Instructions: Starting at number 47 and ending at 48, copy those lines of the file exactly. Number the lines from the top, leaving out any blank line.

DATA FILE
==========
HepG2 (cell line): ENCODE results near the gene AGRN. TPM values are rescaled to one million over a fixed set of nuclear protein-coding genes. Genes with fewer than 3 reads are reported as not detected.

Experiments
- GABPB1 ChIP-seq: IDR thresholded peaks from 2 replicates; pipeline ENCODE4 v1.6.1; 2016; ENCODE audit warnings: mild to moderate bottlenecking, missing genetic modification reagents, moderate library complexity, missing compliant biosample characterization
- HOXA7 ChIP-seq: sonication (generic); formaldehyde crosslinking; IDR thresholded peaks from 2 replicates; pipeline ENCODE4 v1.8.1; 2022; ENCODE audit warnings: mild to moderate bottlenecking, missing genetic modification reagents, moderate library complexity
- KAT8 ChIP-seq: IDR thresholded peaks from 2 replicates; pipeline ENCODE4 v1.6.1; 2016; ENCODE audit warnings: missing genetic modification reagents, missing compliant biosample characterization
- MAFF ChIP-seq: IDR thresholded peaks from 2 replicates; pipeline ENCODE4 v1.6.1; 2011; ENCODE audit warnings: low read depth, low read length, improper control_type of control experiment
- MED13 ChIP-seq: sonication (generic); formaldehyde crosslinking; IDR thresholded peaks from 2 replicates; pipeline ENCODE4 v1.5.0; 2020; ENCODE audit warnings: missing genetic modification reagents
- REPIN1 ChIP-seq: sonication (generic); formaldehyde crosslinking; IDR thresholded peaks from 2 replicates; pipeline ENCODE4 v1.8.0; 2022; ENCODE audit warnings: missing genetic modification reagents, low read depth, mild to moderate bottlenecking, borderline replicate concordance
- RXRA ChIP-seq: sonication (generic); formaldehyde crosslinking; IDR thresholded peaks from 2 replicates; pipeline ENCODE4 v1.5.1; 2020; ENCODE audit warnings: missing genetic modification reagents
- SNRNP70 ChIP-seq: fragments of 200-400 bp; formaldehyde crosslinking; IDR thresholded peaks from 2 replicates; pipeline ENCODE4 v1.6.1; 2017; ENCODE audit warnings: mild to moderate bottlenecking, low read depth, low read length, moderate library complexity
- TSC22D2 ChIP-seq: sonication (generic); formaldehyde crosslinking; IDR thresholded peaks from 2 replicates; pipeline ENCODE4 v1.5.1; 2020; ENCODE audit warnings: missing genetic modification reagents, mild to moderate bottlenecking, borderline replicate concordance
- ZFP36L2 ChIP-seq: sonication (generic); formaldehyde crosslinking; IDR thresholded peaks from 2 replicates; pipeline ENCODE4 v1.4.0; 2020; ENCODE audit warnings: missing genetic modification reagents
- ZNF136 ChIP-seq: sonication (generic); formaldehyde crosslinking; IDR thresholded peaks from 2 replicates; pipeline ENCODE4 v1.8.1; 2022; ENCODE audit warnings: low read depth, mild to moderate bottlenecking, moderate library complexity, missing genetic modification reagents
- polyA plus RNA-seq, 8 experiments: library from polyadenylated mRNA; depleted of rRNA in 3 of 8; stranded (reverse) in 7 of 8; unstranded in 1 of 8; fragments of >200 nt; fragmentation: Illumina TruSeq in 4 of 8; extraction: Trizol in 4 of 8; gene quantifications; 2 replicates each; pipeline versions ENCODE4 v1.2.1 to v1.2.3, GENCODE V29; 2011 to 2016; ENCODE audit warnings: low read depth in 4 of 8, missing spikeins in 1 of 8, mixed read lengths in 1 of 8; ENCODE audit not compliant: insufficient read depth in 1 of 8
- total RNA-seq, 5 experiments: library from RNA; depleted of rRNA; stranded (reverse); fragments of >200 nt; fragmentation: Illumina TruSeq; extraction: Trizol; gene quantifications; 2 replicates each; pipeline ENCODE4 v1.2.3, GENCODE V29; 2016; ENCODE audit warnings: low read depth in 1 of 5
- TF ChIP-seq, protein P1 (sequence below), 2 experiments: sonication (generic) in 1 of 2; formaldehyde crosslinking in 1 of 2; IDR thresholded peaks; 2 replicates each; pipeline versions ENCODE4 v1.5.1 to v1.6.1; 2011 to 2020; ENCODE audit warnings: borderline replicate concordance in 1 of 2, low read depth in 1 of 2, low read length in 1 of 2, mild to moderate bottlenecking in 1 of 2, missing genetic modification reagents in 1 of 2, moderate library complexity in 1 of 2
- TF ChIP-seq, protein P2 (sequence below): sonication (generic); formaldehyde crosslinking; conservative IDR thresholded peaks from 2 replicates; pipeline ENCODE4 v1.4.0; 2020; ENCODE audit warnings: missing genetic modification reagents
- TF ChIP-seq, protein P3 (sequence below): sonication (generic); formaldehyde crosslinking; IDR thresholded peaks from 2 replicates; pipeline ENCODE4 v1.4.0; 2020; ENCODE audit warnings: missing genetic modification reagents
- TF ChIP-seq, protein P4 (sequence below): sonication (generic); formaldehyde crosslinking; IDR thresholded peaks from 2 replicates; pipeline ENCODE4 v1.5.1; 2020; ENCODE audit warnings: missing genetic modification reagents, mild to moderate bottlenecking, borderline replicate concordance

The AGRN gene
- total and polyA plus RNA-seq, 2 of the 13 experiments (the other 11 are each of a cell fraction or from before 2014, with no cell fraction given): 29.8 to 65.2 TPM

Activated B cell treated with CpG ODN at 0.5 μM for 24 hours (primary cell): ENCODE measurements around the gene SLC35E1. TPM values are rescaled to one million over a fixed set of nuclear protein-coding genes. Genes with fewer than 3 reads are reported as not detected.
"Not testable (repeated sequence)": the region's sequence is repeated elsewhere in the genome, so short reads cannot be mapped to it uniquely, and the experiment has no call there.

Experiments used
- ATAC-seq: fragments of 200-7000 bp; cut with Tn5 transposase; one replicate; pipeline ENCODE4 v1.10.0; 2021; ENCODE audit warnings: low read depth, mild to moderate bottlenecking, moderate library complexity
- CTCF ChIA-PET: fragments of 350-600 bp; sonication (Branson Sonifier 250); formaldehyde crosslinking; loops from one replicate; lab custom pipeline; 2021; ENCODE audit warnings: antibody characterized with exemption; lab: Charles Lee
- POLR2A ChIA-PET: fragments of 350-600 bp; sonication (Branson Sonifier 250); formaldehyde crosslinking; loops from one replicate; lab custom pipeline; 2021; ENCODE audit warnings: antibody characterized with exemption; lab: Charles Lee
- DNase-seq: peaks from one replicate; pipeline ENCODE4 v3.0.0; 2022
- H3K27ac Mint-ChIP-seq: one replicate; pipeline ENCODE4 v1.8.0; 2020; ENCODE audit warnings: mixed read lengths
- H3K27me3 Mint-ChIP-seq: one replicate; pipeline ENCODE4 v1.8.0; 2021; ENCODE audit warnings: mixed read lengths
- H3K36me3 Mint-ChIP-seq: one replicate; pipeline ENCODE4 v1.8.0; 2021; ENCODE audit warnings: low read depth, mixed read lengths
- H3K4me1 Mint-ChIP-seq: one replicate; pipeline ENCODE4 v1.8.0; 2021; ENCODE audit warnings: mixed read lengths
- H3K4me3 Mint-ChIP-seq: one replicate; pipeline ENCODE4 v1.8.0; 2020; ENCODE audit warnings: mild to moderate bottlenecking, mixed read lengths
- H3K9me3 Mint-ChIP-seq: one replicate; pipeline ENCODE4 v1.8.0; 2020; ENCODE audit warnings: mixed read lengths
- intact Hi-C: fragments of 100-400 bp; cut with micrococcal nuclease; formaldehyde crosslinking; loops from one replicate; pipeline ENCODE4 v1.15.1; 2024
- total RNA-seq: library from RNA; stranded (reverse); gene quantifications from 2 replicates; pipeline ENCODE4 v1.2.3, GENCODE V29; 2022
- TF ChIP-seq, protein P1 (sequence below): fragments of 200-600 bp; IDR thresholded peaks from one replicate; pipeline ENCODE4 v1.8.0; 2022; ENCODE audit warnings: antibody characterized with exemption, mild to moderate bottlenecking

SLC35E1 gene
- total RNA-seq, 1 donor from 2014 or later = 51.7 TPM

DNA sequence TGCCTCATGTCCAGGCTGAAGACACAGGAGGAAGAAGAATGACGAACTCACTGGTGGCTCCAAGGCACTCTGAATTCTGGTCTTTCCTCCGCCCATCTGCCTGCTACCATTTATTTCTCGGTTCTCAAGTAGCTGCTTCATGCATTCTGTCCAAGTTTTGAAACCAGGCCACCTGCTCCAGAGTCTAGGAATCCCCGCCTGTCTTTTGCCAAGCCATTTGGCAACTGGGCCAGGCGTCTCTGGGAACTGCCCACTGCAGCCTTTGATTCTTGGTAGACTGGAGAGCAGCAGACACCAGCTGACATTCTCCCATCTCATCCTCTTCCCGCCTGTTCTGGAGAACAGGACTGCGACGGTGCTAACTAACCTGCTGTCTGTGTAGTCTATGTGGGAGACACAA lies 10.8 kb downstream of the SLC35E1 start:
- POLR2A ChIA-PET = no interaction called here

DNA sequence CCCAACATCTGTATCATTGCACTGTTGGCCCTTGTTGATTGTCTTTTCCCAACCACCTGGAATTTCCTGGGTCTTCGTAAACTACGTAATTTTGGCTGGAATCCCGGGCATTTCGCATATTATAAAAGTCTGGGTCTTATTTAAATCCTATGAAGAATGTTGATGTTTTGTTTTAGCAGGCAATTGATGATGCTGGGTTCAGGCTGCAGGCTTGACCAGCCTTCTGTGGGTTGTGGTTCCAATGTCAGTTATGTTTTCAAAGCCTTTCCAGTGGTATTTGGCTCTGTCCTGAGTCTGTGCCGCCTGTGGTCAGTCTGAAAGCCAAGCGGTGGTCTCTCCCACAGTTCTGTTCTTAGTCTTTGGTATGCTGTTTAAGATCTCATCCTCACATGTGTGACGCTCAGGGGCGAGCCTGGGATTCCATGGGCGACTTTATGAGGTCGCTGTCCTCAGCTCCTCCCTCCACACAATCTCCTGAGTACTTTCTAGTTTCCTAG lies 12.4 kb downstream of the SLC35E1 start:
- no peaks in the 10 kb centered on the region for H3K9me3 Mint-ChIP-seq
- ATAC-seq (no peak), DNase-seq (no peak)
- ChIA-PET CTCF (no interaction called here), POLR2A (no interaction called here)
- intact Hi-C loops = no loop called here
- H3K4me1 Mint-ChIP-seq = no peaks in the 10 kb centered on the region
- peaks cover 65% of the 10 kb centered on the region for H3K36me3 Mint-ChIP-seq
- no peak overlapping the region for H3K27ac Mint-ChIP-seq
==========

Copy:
- H3K4me1 Mint-ChIP-seq = no peaks in the 10 kb centered on the region
- peaks cover 65% of the 10 kb centered on the region for H3K36me3 Mint-ChIP-seq